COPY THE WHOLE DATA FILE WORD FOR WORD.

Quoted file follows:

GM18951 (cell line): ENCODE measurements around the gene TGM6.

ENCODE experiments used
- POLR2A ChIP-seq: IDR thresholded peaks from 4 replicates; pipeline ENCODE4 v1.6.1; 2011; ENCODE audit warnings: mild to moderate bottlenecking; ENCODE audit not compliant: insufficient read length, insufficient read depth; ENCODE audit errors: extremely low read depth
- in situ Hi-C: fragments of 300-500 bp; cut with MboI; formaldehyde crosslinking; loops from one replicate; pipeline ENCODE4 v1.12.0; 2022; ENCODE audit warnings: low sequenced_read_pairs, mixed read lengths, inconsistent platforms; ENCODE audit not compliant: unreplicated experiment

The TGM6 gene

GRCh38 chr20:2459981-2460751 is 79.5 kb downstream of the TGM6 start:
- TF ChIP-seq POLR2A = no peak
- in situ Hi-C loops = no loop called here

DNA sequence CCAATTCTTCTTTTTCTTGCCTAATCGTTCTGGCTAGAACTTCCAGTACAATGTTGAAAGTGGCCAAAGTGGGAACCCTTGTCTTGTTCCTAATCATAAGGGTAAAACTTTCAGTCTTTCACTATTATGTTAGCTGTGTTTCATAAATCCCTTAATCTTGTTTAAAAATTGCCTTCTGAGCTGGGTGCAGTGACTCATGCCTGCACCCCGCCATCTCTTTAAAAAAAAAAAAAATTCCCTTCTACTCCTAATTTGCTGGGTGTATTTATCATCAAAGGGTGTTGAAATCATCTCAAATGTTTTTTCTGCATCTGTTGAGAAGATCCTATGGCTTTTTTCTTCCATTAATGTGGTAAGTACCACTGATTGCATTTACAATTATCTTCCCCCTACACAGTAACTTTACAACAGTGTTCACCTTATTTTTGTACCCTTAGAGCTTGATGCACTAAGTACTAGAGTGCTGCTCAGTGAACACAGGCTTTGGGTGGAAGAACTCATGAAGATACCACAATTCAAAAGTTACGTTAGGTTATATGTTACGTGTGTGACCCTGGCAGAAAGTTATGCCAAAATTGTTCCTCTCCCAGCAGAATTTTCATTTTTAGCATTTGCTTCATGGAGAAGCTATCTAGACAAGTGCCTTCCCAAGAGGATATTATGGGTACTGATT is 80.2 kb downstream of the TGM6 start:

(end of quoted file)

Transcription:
GM18951 (cell line): ENCODE measurements around the gene TGM6.

ENCODE experiments used
- POLR2A ChIP-seq: IDR thresholded peaks from 4 replicates; pipeline ENCODE4 v1.6.1; 2011; ENCODE audit warnings: mild to moderate bottlenecking; ENCODE audit not compliant: insufficient read length, insufficient read depth; ENCODE audit errors: extremely low read depth
- in situ Hi-C: fragments of 300-500 bp; cut with MboI; formaldehyde crosslinking; loops from one replicate; pipeline ENCODE4 v1.12.0; 2022; ENCODE audit warnings: low sequenced_read_pairs, mixed read lengths, inconsistent platforms; ENCODE audit not compliant: unreplicated experiment

The TGM6 gene

GRCh38 chr20:2459981-2460751 is 79.5 kb downstream of the TGM6 start:
- TF ChIP-seq POLR2A = no peak
- in situ Hi-C loops = no loop called here

DNA sequence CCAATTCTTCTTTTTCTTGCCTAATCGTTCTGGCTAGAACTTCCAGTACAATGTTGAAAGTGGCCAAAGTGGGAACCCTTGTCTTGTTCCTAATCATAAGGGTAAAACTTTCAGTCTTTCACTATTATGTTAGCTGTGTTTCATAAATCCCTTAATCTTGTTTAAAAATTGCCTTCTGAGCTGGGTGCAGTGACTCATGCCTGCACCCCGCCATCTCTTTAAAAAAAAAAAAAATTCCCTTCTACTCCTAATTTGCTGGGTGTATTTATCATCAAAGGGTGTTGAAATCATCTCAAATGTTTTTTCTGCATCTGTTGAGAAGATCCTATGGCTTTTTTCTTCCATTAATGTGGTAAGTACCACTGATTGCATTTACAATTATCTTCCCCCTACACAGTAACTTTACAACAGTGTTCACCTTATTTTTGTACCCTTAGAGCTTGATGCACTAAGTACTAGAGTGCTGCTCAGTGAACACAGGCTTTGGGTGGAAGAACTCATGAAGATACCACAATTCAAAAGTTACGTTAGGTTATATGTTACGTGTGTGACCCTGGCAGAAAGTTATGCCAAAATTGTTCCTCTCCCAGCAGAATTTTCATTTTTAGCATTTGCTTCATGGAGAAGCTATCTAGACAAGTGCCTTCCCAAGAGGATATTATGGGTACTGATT is 80.2 kb downstream of the TGM6 start: